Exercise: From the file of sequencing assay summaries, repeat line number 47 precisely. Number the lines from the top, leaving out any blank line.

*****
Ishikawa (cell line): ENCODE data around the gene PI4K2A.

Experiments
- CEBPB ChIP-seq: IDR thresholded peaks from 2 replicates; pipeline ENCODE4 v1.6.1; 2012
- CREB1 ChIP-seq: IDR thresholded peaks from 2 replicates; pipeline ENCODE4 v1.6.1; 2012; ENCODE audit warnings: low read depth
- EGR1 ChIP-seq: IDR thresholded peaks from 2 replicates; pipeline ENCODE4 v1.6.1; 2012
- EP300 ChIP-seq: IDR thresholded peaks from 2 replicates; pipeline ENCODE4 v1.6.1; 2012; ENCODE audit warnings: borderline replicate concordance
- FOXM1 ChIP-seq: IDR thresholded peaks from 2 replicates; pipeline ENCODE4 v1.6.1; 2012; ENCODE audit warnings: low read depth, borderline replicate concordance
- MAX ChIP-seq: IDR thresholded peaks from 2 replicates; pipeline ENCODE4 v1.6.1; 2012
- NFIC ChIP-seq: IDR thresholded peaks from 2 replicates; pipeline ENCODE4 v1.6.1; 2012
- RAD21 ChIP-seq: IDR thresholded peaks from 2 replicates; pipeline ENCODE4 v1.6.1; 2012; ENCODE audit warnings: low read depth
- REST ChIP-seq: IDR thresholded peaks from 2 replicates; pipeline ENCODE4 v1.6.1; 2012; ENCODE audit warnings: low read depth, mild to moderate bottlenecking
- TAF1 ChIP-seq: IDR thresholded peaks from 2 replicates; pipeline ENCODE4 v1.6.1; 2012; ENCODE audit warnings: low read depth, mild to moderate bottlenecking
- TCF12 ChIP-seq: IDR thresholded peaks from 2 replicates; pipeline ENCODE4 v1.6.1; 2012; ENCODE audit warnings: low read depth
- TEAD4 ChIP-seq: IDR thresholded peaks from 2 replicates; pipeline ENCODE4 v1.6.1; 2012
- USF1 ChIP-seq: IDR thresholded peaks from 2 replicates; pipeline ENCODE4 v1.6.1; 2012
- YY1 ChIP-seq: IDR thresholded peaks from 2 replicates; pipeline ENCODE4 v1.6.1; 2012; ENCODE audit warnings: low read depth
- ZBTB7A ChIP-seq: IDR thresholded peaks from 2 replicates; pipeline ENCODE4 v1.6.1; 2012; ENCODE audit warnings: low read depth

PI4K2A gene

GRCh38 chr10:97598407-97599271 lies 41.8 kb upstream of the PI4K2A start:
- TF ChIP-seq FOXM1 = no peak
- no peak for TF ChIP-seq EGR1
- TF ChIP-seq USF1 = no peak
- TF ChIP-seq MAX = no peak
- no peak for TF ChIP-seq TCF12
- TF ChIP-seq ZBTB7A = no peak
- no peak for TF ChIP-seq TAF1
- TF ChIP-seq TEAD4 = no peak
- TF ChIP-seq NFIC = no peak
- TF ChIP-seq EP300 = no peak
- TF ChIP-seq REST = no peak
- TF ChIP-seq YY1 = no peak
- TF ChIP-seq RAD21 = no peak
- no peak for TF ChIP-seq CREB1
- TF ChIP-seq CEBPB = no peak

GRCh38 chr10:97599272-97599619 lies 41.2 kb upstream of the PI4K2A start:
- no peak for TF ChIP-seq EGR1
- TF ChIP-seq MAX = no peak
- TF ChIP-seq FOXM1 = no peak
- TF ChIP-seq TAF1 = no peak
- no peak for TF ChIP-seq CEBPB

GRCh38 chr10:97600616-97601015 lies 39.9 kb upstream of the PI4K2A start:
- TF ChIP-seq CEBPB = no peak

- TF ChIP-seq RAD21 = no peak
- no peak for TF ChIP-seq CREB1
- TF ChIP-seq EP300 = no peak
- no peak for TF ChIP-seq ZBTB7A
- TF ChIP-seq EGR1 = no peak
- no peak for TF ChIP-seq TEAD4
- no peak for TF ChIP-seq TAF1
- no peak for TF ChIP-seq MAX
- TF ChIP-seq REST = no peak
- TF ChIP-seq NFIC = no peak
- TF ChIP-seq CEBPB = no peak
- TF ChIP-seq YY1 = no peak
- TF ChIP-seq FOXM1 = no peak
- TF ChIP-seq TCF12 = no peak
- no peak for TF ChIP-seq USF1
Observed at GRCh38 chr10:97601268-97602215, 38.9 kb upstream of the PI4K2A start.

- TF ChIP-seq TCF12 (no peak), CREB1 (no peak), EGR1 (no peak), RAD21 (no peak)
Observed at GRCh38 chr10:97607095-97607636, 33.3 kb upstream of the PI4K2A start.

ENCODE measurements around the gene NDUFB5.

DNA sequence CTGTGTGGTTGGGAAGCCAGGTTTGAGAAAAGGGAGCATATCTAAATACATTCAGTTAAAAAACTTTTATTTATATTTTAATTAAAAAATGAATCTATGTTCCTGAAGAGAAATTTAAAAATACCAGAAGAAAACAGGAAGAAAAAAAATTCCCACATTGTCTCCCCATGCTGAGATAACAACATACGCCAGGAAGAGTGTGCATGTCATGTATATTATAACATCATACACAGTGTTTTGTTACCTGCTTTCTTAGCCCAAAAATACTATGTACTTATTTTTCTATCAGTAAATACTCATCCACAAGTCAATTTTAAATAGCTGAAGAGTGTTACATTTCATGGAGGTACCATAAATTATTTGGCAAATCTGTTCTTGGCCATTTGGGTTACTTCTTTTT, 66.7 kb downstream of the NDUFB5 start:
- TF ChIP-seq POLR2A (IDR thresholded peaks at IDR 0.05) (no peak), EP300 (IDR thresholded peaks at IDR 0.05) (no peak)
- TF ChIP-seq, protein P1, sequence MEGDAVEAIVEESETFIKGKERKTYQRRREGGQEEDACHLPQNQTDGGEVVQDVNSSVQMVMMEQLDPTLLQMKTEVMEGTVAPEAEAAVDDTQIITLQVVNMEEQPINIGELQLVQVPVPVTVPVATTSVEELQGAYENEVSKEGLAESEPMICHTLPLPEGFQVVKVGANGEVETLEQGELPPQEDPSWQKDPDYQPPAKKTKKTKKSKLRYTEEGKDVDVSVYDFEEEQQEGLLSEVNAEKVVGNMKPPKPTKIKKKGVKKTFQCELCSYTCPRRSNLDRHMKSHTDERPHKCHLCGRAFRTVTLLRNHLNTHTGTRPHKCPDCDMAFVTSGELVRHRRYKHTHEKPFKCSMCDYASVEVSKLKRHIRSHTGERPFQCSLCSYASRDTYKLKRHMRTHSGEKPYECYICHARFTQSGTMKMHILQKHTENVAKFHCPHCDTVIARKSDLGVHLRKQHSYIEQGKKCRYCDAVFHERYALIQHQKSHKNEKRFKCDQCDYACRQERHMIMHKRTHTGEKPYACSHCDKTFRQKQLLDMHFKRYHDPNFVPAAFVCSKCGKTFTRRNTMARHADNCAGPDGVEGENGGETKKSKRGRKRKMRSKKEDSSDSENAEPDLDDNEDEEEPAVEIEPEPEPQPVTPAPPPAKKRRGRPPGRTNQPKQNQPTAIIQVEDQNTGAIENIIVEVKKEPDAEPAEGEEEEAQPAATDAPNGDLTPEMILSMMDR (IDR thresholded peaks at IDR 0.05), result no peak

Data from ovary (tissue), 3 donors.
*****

- TF ChIP-seq EGR1 = no peak